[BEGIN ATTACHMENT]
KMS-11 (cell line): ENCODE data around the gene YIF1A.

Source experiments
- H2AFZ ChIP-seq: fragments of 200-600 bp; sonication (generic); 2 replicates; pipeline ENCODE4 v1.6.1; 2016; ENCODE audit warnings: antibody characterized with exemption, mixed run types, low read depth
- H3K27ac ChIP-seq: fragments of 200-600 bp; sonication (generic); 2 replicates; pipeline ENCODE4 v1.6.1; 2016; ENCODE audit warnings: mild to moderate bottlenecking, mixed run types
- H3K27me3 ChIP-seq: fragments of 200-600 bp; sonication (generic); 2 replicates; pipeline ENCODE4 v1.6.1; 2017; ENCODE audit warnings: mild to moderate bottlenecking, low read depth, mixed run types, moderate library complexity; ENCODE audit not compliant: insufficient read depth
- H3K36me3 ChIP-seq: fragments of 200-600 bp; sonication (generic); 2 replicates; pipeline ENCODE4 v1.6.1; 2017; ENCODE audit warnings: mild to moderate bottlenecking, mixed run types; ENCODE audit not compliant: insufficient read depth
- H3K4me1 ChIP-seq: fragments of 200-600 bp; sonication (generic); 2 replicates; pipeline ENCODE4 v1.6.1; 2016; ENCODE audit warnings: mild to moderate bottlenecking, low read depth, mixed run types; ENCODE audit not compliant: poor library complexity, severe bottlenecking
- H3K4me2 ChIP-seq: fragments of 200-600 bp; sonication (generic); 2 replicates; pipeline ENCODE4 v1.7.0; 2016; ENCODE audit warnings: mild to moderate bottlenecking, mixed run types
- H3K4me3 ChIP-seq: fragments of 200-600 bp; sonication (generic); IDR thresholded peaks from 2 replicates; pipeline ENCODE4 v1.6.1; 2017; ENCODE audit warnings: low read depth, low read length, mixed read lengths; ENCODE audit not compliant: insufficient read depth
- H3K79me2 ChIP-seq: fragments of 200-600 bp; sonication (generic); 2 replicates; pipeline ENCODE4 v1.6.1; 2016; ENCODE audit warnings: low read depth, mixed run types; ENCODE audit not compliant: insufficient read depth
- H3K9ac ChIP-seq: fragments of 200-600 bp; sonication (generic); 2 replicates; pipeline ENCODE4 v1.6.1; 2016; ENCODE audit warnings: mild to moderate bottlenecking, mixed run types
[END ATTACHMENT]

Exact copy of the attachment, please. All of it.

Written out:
KMS-11 (cell line): ENCODE data around the gene YIF1A.

Source experiments
- H2AFZ ChIP-seq: fragments of 200-600 bp; sonication (generic); 2 replicates; pipeline ENCODE4 v1.6.1; 2016; ENCODE audit warnings: antibody characterized with exemption, mixed run types, low read depth
- H3K27ac ChIP-seq: fragments of 200-600 bp; sonication (generic); 2 replicates; pipeline ENCODE4 v1.6.1; 2016; ENCODE audit warnings: mild to moderate bottlenecking, mixed run types
- H3K27me3 ChIP-seq: fragments of 200-600 bp; sonication (generic); 2 replicates; pipeline ENCODE4 v1.6.1; 2017; ENCODE audit warnings: mild to moderate bottlenecking, low read depth, mixed run types, moderate library complexity; ENCODE audit not compliant: insufficient read depth
- H3K36me3 ChIP-seq: fragments of 200-600 bp; sonication (generic); 2 replicates; pipeline ENCODE4 v1.6.1; 2017; ENCODE audit warnings: mild to moderate bottlenecking, mixed run types; ENCODE audit not compliant: insufficient read depth
- H3K4me1 ChIP-seq: fragments of 200-600 bp; sonication (generic); 2 replicates; pipeline ENCODE4 v1.6.1; 2016; ENCODE audit warnings: mild to moderate bottlenecking, low read depth, mixed run types; ENCODE audit not compliant: poor library complexity, severe bottlenecking
- H3K4me2 ChIP-seq: fragments of 200-600 bp; sonication (generic); 2 replicates; pipeline ENCODE4 v1.7.0; 2016; ENCODE audit warnings: mild to moderate bottlenecking, mixed run types
- H3K4me3 ChIP-seq: fragments of 200-600 bp; sonication (generic); IDR thresholded peaks from 2 replicates; pipeline ENCODE4 v1.6.1; 2017; ENCODE audit warnings: low read depth, low read length, mixed read lengths; ENCODE audit not compliant: insufficient read depth
- H3K79me2 ChIP-seq: fragments of 200-600 bp; sonication (generic); 2 replicates; pipeline ENCODE4 v1.6.1; 2016; ENCODE audit warnings: low read depth, mixed run types; ENCODE audit not compliant: insufficient read depth
- H3K9ac ChIP-seq: fragments of 200-600 bp; sonication (generic); 2 replicates; pipeline ENCODE4 v1.6.1; 2016; ENCODE audit warnings: mild to moderate bottlenecking, mixed run types